Kids don’t always want to eat their vegetables — and that’s ok. According to new research, parents of picky eaters generally don’t have to fret over health and developmental concerns because their child is choosy child. However, research has also found that picky eating could be symptom of a larger psychological problem.
It’s important to note that picky eating doesn’t cause a psychological issue or vice versa, but there can be a correlation between the two, writes Rachel Rabkin Peachman for The New York Times. For 20% of kids, picky eating can signal a larger issue than what’s obviously occurring.
Nancy Zucker, an associate professor of psychiatry and behavioral science at Duke University School of Medicine, led a study to monitor the selective eating of 917 children ages 2 to 6. The study found that moderate selective eating is associated with disorders including anxiety, depression, and ADHD. Children who were classified as severe selective eaters were seven times more likely to be diagnosed with depression compared to a child without selective eating habits.
“I don’t want to raise panic among parents,” Ms. Zucker said. “I’m hoping this research will make all of us realize that the story is more complicated than we appreciated.”
Children who are picky eaters are more sensitive to the smell and texture of food. They also have a stronger sense of disgust, write A. Pawlowski and Erika Edwards for Today. This particular ability to experience the world more intensely may also make it challenging to handle their emotions or to focus.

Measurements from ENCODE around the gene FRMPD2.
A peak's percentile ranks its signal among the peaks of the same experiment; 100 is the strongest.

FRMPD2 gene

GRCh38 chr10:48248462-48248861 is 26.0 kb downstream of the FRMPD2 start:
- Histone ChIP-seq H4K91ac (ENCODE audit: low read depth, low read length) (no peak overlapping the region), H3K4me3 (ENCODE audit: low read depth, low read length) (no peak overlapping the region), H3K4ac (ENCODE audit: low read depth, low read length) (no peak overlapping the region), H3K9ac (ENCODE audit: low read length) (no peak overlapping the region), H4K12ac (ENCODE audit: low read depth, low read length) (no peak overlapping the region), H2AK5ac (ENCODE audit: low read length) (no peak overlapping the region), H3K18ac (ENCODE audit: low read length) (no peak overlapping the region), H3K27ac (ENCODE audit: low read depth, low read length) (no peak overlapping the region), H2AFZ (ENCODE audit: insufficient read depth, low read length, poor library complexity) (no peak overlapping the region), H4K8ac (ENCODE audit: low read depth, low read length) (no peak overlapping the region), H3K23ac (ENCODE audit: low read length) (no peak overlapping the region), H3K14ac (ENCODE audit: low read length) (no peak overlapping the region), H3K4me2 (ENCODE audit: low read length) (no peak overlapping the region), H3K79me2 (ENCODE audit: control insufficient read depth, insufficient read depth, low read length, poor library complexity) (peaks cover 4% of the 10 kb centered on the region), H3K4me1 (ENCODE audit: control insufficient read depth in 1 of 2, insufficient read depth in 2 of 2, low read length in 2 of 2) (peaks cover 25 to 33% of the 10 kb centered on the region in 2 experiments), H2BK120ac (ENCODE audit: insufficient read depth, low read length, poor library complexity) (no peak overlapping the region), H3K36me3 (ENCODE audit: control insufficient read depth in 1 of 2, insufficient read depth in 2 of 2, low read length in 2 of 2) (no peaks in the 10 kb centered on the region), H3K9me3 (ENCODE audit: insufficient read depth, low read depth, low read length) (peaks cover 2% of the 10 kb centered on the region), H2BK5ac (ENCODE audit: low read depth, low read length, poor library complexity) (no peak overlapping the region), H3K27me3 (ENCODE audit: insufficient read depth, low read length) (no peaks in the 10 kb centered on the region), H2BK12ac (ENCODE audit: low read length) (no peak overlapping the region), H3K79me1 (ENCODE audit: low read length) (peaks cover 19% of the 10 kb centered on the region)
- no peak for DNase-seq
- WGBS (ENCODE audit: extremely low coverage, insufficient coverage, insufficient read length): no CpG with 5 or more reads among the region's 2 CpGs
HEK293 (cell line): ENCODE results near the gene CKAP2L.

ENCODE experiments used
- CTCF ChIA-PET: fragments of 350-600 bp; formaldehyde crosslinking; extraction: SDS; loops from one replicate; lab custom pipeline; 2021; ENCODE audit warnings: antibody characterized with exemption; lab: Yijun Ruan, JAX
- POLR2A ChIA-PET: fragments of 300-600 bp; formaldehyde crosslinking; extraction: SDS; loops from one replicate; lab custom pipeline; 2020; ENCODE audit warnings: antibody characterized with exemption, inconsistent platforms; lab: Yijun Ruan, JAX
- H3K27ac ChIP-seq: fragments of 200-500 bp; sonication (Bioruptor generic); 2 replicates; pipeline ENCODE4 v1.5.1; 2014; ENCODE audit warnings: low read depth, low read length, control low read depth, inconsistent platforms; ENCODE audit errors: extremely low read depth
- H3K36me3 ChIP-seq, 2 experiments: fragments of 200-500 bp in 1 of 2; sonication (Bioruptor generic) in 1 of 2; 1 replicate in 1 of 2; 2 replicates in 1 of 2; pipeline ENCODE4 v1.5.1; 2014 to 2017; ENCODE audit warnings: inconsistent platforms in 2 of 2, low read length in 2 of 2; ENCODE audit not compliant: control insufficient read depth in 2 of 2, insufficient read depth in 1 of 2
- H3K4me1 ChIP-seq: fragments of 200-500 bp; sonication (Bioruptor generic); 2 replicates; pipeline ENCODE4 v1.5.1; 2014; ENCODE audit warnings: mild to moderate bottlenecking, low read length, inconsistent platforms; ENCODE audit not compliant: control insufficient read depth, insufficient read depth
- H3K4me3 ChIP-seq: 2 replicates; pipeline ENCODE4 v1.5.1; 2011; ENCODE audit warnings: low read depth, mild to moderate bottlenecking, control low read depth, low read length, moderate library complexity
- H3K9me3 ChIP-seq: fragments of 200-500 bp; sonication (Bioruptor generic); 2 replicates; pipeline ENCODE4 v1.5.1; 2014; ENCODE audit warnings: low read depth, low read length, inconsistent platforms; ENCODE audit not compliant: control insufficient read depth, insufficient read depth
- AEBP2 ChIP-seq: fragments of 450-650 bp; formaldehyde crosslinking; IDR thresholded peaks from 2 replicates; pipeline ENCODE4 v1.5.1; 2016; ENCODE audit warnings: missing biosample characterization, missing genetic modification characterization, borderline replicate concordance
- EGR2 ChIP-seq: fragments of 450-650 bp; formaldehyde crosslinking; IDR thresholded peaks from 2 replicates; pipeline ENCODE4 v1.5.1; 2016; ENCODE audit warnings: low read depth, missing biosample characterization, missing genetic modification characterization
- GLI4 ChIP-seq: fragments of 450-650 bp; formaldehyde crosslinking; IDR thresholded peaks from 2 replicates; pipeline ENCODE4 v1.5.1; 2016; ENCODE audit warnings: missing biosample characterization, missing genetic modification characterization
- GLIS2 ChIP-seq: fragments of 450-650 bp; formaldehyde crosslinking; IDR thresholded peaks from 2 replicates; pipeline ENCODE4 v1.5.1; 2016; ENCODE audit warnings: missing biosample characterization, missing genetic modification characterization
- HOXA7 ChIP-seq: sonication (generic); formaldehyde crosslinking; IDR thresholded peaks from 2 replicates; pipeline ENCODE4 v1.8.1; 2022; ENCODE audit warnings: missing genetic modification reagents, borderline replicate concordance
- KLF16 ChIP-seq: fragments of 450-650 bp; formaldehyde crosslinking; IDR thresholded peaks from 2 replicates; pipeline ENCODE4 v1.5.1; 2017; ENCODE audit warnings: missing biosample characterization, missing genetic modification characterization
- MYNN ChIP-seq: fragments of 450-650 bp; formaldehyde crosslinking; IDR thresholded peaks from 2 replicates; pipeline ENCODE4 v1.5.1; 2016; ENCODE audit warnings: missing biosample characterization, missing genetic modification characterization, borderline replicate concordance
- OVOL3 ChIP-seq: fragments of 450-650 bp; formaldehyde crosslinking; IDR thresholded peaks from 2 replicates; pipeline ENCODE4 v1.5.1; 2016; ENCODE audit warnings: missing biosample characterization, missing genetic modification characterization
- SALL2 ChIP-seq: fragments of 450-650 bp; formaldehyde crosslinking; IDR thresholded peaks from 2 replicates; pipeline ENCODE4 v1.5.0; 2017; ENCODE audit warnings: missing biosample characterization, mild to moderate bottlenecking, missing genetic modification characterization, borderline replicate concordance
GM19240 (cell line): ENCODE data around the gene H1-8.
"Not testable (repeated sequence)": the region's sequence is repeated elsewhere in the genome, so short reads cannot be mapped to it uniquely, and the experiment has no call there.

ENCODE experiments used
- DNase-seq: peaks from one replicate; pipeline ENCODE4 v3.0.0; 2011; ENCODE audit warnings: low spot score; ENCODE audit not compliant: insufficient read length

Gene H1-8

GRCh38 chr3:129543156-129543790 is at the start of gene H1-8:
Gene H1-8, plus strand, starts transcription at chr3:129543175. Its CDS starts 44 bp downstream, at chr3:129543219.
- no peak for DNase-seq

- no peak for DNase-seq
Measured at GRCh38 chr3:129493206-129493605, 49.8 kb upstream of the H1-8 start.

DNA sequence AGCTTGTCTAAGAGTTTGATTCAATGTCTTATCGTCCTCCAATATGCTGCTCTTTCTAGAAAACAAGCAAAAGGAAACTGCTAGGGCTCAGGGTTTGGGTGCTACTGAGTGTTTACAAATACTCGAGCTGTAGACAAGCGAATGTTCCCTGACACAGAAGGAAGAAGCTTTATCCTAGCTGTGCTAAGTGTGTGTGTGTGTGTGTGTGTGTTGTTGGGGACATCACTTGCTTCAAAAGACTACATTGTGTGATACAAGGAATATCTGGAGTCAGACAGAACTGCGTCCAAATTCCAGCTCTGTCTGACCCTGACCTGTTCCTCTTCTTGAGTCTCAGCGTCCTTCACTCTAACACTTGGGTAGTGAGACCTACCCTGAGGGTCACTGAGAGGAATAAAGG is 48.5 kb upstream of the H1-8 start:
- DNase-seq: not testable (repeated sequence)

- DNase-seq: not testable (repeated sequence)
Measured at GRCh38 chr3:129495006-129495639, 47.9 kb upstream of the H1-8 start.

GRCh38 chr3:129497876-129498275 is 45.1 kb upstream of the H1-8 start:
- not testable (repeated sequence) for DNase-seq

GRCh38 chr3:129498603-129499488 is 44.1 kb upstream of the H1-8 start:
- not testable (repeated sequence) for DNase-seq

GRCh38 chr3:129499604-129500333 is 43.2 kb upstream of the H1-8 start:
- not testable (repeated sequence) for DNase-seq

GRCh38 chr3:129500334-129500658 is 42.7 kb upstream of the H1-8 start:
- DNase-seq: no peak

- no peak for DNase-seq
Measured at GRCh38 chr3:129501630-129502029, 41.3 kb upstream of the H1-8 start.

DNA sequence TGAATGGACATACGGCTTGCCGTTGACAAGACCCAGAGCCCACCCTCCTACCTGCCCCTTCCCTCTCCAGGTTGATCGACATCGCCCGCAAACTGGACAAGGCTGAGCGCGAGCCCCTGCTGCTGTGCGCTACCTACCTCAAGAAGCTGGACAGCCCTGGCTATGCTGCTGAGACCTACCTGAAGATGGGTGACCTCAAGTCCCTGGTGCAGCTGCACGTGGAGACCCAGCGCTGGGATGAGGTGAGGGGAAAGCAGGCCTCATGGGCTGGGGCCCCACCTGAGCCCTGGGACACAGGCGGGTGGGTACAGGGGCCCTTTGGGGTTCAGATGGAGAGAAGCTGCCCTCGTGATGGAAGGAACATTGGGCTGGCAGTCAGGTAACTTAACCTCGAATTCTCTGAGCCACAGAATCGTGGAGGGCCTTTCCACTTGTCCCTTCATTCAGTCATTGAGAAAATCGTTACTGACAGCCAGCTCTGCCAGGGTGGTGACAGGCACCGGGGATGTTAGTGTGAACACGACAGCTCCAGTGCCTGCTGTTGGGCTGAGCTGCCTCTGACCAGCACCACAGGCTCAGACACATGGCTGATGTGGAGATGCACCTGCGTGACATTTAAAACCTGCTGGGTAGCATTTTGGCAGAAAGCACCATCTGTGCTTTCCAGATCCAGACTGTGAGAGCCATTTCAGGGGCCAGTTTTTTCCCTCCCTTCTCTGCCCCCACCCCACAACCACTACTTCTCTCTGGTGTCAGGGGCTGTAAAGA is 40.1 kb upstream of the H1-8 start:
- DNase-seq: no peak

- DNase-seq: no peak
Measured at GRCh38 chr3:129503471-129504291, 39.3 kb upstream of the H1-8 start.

“These are just sensitive kids, they see things more intently, they feel things more deeply and that’s both in their own internal experience and the world around them. So they have more vulnerabilities to experience taste more vividly, but also more emotions more strongly,” Zucker said.
The worst picky eaters have habits such as only eating foods of certain colors, textures or brands. This “sensory sensitivity” can lead to social complications. They may have to avoid birthday parties, cafeteria food and sleep-away camps due to their eating habits, writes Jessica Glenza for The Guardian.
An important takeaway from the study is that picky eaters aren’t difficult kids with pushover parents, and that cutting up fruit into fun shapes isn’t necessarily going to solve the issue.
Zucker hopes that parents can drop some of the guilt they may be feeling if their child is a picky eater. The best things parents can do are to be a good role model when it comes to eating and to provide their child with healthy food. After that the child can decide what they will and will not eat.
She urges parents not to have dinner time turn into a battle ground:
“Mealtimes are such a sacred space for families to share time together, to eat together and to share their day,” she said. “It should be a peaceful and calm time.”